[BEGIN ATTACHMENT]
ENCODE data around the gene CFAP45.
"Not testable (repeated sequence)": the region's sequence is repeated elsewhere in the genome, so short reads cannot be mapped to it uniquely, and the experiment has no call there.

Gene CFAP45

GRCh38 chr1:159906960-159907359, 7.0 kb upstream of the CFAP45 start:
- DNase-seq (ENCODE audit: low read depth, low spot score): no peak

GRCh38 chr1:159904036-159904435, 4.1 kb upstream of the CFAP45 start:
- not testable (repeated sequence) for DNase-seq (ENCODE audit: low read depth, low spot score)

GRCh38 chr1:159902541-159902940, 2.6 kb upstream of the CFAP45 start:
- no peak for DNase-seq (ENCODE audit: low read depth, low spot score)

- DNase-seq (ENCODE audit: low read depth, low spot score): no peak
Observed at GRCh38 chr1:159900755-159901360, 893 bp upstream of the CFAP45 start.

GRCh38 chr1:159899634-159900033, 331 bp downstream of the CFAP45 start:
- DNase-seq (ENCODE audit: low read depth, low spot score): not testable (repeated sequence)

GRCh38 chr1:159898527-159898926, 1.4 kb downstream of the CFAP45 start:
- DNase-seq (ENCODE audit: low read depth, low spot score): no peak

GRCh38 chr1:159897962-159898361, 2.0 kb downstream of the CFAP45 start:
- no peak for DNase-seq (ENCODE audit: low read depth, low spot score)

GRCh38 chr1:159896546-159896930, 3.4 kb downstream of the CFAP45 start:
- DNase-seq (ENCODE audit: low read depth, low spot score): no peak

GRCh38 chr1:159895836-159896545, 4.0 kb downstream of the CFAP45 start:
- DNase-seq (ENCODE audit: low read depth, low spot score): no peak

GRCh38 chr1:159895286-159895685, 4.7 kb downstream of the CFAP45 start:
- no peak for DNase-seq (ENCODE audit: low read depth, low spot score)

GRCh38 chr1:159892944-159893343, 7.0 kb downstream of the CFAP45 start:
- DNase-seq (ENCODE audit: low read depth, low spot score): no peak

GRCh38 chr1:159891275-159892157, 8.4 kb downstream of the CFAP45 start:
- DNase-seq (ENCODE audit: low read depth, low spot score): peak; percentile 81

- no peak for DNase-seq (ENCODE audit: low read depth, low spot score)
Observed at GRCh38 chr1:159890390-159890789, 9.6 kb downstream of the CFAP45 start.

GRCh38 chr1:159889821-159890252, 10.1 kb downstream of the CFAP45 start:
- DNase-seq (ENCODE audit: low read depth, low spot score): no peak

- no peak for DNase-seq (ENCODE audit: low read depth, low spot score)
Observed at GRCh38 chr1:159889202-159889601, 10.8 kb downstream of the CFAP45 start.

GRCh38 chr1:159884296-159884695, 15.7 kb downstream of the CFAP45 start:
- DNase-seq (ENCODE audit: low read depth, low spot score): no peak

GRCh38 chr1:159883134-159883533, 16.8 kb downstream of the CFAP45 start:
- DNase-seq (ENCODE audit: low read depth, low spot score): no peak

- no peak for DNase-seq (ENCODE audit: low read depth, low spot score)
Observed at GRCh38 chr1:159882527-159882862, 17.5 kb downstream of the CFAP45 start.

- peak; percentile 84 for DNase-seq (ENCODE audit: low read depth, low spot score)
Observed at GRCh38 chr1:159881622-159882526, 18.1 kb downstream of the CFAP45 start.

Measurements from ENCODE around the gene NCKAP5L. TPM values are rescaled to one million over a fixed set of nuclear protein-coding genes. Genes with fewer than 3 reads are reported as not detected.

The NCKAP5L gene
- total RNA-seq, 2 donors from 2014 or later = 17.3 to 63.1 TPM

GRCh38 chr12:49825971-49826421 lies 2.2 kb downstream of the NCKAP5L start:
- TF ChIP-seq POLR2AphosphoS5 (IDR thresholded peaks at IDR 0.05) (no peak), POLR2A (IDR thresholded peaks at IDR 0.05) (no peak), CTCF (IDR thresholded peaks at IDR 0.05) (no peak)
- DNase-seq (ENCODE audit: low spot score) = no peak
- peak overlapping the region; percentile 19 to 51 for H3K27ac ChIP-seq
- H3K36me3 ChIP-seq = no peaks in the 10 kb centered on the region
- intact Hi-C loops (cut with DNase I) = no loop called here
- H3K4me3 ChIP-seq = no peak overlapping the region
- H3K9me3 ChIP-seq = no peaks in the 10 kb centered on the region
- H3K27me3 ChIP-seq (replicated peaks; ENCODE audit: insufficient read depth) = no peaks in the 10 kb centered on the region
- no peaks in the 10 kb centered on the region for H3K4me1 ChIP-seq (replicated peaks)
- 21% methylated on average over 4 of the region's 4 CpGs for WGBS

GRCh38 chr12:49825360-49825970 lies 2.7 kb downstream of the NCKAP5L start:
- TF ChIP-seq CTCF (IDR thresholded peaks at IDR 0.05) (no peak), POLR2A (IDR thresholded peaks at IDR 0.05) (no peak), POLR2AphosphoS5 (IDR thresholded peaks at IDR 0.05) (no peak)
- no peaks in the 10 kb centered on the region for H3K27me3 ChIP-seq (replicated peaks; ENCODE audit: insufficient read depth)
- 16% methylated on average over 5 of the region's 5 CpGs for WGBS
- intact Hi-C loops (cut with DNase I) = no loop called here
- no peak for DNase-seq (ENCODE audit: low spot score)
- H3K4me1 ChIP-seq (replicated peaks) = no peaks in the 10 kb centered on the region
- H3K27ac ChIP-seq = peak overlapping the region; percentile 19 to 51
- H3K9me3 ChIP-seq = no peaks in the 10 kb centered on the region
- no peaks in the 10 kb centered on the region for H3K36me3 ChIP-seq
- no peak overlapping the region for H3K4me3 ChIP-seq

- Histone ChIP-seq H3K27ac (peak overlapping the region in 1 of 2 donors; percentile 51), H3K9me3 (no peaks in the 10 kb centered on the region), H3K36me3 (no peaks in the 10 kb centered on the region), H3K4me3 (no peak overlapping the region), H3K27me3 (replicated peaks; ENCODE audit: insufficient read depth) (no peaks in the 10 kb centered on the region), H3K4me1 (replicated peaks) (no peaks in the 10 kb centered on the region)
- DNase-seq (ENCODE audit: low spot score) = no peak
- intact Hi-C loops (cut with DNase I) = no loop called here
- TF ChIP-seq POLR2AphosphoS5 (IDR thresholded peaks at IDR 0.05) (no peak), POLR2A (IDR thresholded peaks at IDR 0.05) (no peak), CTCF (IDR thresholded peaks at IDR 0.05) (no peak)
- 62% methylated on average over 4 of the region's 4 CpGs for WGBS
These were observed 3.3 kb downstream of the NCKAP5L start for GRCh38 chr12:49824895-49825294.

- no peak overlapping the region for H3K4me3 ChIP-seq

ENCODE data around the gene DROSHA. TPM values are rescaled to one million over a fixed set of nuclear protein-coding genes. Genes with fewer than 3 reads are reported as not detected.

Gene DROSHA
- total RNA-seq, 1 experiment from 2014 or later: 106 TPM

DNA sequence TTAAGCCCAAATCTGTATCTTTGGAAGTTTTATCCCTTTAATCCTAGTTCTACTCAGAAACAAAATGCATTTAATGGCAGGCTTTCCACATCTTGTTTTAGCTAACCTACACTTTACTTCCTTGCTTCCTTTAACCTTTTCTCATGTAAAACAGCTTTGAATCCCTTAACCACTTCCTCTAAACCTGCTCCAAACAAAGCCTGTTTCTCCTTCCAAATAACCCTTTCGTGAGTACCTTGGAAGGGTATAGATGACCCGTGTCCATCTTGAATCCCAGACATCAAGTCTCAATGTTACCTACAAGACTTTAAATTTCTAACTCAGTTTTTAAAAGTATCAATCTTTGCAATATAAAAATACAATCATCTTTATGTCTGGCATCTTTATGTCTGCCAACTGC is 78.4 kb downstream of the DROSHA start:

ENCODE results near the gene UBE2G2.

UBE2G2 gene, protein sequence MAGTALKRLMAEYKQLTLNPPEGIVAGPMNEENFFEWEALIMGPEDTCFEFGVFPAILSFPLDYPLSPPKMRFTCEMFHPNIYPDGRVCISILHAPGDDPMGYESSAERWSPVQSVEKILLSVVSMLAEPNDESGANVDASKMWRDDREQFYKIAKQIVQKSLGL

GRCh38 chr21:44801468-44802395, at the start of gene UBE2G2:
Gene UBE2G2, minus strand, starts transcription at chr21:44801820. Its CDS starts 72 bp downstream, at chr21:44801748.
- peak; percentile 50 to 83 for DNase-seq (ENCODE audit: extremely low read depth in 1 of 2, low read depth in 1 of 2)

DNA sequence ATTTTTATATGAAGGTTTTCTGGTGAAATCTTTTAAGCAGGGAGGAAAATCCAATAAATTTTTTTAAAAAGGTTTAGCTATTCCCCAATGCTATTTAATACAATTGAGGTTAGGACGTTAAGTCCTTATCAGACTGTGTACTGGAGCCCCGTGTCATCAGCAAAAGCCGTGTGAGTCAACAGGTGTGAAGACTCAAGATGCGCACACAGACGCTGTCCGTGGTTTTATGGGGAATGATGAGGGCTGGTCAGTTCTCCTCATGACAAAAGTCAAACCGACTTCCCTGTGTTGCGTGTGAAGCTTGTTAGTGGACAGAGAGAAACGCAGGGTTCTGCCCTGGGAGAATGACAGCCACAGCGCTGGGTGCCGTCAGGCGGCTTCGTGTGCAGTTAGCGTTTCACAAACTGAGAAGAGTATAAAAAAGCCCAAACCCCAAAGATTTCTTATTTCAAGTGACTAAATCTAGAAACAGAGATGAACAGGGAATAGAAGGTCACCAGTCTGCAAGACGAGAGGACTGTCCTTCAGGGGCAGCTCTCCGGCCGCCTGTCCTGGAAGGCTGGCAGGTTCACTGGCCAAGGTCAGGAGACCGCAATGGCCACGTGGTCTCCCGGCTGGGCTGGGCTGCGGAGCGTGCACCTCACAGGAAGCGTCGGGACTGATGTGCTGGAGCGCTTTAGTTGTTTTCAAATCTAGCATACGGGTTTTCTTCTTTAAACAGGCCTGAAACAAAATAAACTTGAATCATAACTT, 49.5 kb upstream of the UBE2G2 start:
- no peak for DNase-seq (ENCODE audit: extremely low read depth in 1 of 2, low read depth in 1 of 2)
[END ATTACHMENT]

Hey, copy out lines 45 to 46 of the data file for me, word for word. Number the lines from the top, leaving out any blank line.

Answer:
GRCh38 chr12:49825971-49826421 lies 2.2 kb downstream of the NCKAP5L start:
- TF ChIP-seq POLR2AphosphoS5 (IDR thresholded peaks at IDR 0.05) (no peak), POLR2A (IDR thresholded peaks at IDR 0.05) (no peak), CTCF (IDR thresholded peaks at IDR 0.05) (no peak)